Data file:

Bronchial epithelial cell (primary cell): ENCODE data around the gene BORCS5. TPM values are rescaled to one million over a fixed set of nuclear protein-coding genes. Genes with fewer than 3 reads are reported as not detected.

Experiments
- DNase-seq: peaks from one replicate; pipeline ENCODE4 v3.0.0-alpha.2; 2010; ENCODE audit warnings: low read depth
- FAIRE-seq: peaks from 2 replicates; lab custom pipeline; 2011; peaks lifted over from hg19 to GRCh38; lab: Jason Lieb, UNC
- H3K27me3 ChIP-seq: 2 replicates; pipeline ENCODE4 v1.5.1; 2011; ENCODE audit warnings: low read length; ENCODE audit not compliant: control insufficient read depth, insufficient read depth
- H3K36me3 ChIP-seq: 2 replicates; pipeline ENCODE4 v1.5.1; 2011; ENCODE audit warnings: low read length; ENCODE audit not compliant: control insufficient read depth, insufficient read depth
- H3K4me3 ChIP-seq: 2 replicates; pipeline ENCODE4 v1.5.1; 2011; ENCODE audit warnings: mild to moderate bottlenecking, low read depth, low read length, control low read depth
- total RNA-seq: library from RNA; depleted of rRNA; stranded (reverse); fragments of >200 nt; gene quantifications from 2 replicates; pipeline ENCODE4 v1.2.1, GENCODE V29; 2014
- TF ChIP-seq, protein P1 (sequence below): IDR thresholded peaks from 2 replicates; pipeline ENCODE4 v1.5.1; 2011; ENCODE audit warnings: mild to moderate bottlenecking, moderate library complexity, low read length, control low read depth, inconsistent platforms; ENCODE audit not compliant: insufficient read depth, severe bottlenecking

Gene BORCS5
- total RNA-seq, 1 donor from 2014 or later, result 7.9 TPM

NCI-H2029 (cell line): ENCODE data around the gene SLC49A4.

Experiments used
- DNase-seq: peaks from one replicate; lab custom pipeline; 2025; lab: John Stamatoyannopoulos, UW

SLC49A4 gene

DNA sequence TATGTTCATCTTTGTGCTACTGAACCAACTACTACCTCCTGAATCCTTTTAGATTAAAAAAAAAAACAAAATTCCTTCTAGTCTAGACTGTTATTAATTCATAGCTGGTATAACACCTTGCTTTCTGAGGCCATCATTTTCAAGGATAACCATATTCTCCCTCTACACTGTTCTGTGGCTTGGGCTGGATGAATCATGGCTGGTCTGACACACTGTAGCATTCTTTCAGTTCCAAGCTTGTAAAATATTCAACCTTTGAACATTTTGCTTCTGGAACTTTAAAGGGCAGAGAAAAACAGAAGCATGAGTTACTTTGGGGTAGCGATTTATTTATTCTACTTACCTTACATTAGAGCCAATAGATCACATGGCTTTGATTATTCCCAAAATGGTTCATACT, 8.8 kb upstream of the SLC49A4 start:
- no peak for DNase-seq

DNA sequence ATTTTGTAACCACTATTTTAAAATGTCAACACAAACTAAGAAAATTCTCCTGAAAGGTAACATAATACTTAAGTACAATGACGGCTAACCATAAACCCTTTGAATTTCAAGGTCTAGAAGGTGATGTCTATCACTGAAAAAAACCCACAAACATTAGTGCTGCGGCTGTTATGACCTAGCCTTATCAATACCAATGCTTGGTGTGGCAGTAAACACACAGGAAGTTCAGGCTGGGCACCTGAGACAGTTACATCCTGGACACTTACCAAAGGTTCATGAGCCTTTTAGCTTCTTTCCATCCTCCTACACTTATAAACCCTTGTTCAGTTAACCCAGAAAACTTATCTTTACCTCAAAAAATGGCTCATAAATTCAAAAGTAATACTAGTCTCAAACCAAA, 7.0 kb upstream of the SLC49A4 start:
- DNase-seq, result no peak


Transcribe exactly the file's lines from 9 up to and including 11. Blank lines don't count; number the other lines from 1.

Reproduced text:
- TF ChIP-seq, protein P1 (sequence below): IDR thresholded peaks from 2 replicates; pipeline ENCODE4 v1.5.1; 2011; ENCODE audit warnings: mild to moderate bottlenecking, moderate library complexity, low read length, control low read depth, inconsistent platforms; ENCODE audit not compliant: insufficient read depth, severe bottlenecking

Gene BORCS5
- total RNA-seq, 1 donor from 2014 or later, result 7.9 TPM